In his Vatican fresco The School of Athens, Raphael portrays the great thinkers and teachers of the ages talking and listening to one another. His Heraclitus, however, is a lone thinker staring downward and inward, seated apart from the other philosophers. According to Eva Brann, Heraclitus looks within: "There he finds the Logos, the order that is the cosmos, the world without, whose mouthpiece and scribe he means to be."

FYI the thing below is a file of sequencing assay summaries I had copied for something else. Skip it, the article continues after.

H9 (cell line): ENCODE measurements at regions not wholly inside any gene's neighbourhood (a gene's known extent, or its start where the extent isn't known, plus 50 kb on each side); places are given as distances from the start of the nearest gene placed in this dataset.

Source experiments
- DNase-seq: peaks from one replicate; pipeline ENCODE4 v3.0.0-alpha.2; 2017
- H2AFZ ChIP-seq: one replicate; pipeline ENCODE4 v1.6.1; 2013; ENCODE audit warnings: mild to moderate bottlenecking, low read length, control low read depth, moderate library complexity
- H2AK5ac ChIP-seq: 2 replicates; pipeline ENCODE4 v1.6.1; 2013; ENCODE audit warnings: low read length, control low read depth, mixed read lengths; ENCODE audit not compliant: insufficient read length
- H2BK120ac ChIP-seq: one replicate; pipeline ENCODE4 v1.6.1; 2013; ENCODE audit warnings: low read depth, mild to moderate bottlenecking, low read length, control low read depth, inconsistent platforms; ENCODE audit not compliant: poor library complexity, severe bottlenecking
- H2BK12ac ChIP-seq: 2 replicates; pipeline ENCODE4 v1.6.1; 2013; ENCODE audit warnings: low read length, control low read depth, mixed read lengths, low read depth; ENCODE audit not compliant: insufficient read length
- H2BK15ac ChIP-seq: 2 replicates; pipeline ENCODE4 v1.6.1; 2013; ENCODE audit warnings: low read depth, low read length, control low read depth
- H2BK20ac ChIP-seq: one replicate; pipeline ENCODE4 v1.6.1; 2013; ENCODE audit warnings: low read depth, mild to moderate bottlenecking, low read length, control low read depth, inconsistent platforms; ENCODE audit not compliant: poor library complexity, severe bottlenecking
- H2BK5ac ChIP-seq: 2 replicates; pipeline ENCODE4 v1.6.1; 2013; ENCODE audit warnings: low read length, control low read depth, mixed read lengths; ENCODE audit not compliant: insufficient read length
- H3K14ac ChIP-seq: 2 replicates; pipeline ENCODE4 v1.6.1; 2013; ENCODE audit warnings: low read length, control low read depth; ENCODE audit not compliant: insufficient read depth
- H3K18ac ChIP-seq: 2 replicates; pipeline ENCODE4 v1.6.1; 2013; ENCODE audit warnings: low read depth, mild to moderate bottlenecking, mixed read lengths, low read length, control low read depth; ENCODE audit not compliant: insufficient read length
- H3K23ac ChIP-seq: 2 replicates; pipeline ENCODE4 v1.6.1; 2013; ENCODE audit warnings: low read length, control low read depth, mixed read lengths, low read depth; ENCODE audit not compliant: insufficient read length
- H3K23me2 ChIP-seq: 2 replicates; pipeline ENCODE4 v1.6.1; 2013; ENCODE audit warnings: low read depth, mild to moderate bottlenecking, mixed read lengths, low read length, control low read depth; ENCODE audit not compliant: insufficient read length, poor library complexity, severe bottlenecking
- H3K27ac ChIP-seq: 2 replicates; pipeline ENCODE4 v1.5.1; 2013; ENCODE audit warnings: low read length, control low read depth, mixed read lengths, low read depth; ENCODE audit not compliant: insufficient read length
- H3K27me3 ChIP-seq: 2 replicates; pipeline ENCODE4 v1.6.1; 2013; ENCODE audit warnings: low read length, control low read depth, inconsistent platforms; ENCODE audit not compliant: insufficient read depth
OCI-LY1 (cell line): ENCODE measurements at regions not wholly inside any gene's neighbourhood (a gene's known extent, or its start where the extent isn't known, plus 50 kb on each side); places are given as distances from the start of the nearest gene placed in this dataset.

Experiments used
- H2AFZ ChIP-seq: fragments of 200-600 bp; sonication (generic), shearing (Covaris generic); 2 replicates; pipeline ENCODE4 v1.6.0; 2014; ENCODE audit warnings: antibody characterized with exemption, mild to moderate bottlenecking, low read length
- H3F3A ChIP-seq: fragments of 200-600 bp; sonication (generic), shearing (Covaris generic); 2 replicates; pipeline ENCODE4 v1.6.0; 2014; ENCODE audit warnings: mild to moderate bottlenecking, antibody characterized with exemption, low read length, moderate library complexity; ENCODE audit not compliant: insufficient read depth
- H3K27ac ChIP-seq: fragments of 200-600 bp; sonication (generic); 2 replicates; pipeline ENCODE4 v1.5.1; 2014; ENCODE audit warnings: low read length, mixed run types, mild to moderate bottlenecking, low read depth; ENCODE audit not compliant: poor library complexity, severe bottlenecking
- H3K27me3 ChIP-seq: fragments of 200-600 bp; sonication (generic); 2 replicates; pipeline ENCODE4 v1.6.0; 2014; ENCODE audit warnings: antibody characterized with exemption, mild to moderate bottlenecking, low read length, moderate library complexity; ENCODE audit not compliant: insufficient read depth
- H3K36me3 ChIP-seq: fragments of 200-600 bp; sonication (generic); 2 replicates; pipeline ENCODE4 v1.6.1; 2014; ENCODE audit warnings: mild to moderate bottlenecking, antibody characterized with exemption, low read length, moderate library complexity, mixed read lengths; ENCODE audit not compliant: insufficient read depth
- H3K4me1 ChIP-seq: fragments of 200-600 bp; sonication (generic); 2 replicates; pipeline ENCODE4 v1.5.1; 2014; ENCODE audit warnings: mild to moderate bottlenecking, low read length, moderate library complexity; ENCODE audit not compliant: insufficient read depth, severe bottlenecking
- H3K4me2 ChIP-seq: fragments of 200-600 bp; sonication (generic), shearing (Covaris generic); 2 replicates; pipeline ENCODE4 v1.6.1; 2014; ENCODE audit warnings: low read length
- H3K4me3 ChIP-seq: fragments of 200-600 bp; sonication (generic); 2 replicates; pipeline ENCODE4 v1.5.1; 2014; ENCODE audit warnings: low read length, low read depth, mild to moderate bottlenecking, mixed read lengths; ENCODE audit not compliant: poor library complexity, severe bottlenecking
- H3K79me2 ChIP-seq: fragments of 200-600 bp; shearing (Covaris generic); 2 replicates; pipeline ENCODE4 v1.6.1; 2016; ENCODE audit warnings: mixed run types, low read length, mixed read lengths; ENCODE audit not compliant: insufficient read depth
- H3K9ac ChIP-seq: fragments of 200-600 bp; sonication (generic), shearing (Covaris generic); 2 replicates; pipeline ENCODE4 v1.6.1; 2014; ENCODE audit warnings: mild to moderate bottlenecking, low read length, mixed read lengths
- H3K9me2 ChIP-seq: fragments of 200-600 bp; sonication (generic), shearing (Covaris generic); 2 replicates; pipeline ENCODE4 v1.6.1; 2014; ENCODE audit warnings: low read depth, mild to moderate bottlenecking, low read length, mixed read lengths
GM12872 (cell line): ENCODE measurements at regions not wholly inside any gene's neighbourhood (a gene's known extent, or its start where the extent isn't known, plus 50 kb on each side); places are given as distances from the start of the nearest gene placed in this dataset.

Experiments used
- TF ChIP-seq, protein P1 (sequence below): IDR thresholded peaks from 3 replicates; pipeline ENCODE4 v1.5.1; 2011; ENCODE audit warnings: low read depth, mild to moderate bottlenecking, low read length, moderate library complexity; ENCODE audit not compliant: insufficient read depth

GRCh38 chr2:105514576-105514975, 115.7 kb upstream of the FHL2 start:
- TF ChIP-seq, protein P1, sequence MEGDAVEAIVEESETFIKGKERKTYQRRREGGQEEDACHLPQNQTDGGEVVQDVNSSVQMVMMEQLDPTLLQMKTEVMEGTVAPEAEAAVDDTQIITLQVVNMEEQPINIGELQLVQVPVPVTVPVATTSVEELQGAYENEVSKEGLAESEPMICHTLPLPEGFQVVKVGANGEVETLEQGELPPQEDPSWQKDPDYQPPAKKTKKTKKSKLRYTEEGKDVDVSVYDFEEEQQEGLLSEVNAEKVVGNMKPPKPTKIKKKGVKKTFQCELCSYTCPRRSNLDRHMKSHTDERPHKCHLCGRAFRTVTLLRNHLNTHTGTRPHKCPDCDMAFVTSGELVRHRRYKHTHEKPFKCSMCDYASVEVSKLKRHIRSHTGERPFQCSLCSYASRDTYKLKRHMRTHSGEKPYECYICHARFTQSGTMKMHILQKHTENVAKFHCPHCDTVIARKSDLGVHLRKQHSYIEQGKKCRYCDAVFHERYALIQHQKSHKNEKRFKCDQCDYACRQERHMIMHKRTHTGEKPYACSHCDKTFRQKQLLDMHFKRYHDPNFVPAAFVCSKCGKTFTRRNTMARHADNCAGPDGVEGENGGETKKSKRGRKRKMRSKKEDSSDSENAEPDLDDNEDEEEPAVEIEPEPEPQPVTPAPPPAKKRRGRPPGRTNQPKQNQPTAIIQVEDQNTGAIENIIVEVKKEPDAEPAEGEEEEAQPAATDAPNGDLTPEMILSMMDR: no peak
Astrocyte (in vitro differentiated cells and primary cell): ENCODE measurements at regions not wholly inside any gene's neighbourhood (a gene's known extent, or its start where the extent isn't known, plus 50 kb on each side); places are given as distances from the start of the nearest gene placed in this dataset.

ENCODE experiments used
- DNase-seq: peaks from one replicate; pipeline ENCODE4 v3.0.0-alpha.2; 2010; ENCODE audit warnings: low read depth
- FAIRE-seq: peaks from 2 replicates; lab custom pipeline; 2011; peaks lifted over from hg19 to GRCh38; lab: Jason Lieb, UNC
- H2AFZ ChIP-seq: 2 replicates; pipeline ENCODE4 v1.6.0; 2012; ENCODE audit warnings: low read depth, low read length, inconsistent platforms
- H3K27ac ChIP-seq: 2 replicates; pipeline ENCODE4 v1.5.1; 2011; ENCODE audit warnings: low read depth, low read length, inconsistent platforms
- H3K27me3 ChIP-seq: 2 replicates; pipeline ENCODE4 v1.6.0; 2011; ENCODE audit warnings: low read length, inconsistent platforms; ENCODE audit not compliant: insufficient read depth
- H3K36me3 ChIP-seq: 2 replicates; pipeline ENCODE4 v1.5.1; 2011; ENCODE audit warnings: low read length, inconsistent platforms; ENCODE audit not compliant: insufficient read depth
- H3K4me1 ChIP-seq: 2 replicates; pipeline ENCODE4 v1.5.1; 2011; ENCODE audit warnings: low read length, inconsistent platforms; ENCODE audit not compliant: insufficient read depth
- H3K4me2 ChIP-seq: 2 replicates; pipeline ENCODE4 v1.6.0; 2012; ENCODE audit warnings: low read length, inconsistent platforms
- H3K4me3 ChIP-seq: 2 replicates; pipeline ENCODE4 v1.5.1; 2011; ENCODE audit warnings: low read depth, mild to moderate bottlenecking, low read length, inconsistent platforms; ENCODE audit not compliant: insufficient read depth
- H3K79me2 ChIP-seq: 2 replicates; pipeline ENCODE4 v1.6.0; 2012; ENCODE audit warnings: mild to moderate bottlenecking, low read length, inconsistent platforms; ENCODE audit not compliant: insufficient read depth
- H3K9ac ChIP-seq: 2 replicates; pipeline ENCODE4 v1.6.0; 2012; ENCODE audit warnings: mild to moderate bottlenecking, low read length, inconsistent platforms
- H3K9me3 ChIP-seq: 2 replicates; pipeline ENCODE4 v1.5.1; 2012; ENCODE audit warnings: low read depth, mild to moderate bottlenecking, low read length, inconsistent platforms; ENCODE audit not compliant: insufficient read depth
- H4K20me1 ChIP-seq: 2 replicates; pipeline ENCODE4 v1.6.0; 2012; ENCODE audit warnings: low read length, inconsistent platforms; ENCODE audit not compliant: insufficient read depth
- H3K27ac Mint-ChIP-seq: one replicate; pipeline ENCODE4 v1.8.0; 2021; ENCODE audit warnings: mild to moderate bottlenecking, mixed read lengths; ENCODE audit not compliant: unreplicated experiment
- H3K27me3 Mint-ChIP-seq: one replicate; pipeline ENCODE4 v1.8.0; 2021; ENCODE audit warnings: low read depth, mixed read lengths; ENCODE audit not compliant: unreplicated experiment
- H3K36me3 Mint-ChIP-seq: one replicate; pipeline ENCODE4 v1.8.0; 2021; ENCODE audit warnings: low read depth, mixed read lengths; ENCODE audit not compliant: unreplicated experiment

The collected work of Heraclitus comprises 131 passages. Some scholars consider them fragments, or even paraphrases of or additions to what Heraclitus originally wrote. Rather than focus on these puzzles of historical scholarship, Eva Brann sets herself the task to understand the thought of Heraclitus as it is found in the passages themselves. Read her account to see why she thinks that "Heraclitus was the first Westerner to ponder how thought and world come to jibe: A Logos that we can hear must be the designer—and the design—of the world."